Since the early 1990s, state legislators have passed strict anti-DUI laws, while at the same time, courts and law enforcement agencies have developed aggressive anti-DUI procedures. Yet despite this crackdown, alcohol is still a factor in about a third of the fatal car crashes in New York.
Victims in these cases are usually entitled to significant compensation, as outlined below. Moreover, because of the applicable vicarious liability theories, it is possible to hold alcohol providers responsible for their misconduct, thus helping to prevent future incidents.
Alcohol is a depressant that slows reaction time and motor skills. Alcohol also causes euphoria, which impairs judgment ability. While these characteristics may be desirable at some parties, they also make it unsafe for people to operate heavy machinery, including motor vehicles.
Since alcohol impairment starts with the first drink, evidence of consumption is usually tantamount to evidence of impairment. This evidence includes:
- Erratic driving,
- Bloodshot eyes,
- Slurred speech,
- Unsteady balance, and
- Previous port of call (e. did the driver just come from a place that served alcohol).
Individually, these items do not necessarily indicate alcohol consumption; for example, allergies, fatigue, smoking, and other non-alcohol stimuli can cause bloodshot eyes. But if examined as a whole, and especially since there is a low standard of proof in civil court, a jury can conclude that the tortfeasor (negligent driver) was alcohol-impaired based on this circumstantial evidence.
Shortcut to Damages
If the tortfeasor was arrested for DUI, the victim/plaintiff need not rely on circumstantial evidence, because of the negligence per se (negligence “as such”) doctrine. In a nutshell, the tortfeasor is liable for damages as a matter of law if:
- The tortfeasor broke a safety law, and
- This violation substantially caused the car crash.
Furthermore, the tortfeasor need not be convicted of DUI for the negligence per se rule to apply, because in civil court, the jury decides all the facts, including this one.
Going a step further, if the tortfeasor had a very high BAC or a history of drunk driving convictions, the negligence per se rule basically raises a presumption in favor of additional punitive damages, a concept that’s outlined below.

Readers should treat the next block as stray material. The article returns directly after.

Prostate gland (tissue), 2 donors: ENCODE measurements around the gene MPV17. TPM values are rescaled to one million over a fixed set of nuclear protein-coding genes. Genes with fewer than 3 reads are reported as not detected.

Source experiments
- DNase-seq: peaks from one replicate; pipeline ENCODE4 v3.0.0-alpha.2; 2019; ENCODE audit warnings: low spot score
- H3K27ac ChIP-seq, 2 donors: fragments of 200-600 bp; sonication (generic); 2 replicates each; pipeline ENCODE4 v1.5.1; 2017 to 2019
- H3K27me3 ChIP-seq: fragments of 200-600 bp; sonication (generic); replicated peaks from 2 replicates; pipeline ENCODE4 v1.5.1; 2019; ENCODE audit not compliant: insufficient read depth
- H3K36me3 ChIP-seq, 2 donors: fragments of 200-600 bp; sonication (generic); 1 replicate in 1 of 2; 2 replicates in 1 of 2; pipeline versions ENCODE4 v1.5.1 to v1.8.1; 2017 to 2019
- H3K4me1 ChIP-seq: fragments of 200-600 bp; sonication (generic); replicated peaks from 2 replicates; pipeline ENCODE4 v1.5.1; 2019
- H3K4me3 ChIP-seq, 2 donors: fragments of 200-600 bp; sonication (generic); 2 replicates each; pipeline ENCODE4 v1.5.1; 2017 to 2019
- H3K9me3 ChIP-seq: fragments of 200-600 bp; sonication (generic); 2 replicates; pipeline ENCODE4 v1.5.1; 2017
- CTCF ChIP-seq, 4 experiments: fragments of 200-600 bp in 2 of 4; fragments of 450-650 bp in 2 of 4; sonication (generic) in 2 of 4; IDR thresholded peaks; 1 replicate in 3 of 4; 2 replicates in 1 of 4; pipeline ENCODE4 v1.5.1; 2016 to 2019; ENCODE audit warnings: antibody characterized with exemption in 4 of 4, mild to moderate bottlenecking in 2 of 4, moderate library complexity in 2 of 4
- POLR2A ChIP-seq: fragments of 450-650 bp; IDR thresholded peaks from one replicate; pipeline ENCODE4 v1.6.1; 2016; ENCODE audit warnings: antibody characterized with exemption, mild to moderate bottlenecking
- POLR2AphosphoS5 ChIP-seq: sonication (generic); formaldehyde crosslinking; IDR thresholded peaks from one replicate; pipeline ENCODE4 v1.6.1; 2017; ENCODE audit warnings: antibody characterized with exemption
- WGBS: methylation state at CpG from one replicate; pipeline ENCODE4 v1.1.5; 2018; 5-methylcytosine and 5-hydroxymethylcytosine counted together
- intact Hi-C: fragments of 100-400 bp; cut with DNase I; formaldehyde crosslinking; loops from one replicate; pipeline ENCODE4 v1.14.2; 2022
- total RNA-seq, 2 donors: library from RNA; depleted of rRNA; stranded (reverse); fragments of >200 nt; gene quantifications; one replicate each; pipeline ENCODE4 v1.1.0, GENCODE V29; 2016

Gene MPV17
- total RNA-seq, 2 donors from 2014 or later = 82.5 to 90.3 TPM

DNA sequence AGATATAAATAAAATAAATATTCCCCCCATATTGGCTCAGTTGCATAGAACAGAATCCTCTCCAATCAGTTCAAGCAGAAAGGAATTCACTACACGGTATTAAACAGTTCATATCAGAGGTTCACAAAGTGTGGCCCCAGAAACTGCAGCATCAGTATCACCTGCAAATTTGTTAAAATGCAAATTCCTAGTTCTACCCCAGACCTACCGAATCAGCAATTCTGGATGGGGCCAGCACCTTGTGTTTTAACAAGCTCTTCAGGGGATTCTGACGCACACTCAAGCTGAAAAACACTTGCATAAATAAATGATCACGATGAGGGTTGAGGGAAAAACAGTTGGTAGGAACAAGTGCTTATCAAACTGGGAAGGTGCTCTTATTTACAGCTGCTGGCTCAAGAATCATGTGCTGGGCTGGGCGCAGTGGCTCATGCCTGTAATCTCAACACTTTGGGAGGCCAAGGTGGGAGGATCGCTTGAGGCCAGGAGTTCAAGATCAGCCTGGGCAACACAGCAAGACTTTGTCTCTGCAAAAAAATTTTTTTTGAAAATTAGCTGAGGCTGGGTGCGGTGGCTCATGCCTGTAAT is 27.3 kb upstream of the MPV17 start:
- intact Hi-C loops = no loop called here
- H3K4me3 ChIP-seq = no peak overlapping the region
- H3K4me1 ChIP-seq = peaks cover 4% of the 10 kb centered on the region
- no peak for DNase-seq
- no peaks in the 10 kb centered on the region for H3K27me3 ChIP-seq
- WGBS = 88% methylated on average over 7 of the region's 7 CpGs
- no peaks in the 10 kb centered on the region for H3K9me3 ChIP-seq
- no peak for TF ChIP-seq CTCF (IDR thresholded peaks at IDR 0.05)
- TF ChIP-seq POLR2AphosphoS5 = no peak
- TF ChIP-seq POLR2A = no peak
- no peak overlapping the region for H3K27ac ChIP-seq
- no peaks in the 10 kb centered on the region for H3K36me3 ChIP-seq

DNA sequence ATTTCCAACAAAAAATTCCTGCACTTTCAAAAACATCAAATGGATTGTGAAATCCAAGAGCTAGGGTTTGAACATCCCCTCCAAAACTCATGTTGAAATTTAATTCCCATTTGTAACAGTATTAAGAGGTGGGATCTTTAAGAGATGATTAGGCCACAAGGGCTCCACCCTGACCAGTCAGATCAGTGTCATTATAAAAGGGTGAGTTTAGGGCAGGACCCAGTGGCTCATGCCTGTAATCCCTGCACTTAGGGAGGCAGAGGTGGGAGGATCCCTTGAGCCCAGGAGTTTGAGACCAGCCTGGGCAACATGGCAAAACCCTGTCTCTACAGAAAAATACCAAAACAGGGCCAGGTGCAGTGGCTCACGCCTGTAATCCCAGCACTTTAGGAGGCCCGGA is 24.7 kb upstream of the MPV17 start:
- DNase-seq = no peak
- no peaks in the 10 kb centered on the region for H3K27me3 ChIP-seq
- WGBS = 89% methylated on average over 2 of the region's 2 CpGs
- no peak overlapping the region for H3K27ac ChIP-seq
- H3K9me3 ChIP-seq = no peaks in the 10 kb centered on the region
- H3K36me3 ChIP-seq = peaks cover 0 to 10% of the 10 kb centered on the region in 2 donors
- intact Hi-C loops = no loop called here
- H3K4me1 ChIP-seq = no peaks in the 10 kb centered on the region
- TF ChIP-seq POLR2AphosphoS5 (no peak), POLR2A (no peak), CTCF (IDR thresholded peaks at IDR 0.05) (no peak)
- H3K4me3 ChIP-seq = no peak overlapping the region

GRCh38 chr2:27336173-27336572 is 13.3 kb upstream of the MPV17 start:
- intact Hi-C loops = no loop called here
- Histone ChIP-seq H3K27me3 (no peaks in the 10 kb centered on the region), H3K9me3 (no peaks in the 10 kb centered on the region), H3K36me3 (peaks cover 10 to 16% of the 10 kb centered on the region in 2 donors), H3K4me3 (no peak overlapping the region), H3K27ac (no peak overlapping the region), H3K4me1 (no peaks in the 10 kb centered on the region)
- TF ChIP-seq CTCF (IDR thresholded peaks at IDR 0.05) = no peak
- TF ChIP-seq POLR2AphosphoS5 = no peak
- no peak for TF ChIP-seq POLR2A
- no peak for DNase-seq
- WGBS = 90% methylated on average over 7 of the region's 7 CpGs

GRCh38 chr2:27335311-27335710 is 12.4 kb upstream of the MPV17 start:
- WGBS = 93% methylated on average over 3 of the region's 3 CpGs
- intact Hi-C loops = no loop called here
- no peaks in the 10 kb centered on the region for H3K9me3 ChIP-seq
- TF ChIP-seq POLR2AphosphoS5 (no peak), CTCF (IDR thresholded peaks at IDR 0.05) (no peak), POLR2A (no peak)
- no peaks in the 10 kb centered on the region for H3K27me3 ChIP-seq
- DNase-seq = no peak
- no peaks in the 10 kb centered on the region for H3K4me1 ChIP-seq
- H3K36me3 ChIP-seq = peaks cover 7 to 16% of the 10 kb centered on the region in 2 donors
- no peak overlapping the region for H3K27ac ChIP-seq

Third Party Liability
In an era when California and other states are scaling back vicarious liability statutes, New York still has one of the broadest dram shop laws in the country. The law applies to both commercial and noncommercial alcohol providers who furnish alcohol to:
- A person who is “actually or apparently” under 21, or
- A person over 21 who was “visibly intoxicated” at the time of the transaction.
The furnished alcohol must cause or contribute to the crash, so if Terry Tortfeasor starts drinking at a bar, continues drinking at a friend’s house, and collides with Victor Victim on the way home, the bar may still be liable for damages.
New York is a modified joint and several liability state, so if there is more than one responsible party, the judge usually apportions damages among them based on their proportion of fault as determined by the jury.
In non-serious crash cases that only involve property damage, most victims may file claims with their own insurance companies to recover money for economic losses.
However, if the victim sustained a serious injury, the victim is also entitled to noneconomic damages. Article 51 of the New York Insurance Law defines a serious injury as:
- Significant scarring,
- Fracture, or
- Any injury that significantly impairs function for 90 of the 180 days following the accident.
Noneconomic damages include compensation for emotional distress, pain and suffering, and other intangible losses.
Additional punitive damages are designed to punish the tortfeasor and deter future wrongdoing. The plaintiff must present clear and convincing evidence to obtain this money.
Talk to a lawyer today about any alcohol-related crash, because the sooner an attorney gets involved, the stronger your claim for damages will be.